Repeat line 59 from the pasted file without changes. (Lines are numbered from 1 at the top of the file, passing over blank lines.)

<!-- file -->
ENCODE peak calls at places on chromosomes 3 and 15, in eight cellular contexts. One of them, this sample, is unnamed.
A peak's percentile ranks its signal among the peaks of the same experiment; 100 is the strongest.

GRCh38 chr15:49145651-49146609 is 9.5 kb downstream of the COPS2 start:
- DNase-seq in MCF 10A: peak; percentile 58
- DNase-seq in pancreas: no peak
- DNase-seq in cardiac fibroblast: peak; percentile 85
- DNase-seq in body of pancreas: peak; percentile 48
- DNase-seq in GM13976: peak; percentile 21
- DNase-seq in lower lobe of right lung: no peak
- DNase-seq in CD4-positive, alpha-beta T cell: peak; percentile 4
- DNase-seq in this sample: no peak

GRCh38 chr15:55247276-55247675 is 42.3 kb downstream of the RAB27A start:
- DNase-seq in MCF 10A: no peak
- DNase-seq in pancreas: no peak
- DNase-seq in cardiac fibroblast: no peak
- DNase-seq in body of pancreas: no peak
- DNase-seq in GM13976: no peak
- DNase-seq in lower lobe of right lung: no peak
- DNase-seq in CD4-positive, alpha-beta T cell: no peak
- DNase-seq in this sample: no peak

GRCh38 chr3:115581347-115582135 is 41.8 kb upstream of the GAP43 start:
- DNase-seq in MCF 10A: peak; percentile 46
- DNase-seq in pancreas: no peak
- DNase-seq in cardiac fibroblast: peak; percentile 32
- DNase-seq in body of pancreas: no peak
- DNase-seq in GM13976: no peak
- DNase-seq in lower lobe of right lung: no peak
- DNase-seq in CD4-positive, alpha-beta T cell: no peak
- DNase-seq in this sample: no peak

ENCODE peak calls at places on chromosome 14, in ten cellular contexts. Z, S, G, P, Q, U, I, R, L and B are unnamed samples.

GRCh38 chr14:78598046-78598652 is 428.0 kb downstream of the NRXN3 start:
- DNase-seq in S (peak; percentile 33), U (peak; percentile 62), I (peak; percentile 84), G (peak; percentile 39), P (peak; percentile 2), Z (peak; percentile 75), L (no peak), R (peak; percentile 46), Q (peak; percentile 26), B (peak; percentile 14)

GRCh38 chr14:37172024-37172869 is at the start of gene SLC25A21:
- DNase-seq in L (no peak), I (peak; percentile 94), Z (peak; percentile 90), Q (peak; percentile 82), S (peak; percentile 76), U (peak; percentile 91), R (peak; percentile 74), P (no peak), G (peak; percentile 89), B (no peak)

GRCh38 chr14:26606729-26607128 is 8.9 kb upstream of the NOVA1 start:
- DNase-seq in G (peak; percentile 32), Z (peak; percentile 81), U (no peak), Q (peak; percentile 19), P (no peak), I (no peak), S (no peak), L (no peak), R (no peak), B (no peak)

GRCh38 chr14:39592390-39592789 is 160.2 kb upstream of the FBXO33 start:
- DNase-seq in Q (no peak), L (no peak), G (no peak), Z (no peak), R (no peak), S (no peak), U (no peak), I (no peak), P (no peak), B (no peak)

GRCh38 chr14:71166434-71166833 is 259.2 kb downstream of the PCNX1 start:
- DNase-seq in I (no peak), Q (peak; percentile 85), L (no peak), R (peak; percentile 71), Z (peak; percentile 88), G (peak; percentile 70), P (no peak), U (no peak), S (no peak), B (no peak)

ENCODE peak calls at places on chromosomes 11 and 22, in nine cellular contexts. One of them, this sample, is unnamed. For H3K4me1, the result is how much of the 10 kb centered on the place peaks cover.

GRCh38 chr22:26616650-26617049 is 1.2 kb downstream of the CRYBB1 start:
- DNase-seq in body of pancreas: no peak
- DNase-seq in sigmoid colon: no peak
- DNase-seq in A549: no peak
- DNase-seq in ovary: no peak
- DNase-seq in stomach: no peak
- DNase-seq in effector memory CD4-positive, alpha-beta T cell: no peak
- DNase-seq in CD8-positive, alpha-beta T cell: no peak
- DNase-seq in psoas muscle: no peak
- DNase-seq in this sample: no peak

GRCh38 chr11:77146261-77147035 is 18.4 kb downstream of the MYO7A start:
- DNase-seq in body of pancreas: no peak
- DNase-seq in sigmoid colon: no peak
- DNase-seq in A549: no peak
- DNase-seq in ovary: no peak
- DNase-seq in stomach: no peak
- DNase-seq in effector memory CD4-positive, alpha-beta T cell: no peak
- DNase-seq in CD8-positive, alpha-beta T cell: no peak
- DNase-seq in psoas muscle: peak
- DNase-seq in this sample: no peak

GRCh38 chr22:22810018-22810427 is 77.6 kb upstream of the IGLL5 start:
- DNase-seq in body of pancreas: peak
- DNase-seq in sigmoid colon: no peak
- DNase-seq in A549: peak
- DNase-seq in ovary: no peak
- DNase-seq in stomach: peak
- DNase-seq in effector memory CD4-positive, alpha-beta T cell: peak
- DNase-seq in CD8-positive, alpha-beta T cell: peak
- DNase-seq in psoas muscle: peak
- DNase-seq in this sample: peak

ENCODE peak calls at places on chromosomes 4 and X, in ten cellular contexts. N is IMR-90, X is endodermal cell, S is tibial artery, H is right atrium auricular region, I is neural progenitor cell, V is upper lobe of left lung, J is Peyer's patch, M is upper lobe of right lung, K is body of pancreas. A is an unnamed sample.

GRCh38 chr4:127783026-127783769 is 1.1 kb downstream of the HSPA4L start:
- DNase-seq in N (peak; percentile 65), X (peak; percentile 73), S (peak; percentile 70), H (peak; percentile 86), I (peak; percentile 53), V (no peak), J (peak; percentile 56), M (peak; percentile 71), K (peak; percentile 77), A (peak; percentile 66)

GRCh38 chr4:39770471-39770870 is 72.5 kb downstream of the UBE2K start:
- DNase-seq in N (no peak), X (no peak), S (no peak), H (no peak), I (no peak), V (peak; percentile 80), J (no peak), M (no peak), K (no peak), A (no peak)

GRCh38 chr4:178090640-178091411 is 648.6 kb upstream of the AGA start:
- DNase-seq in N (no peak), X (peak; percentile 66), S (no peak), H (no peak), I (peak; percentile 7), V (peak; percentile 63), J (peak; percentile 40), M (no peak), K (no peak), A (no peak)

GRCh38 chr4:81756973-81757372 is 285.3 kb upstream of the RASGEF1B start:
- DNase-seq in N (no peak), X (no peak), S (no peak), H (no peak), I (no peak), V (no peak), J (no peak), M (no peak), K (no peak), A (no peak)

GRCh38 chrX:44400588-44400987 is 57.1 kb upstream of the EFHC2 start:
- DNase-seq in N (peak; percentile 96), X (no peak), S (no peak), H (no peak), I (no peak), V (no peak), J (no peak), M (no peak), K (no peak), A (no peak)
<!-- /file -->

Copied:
- DNase-seq in CD8-positive, alpha-beta T cell: no peak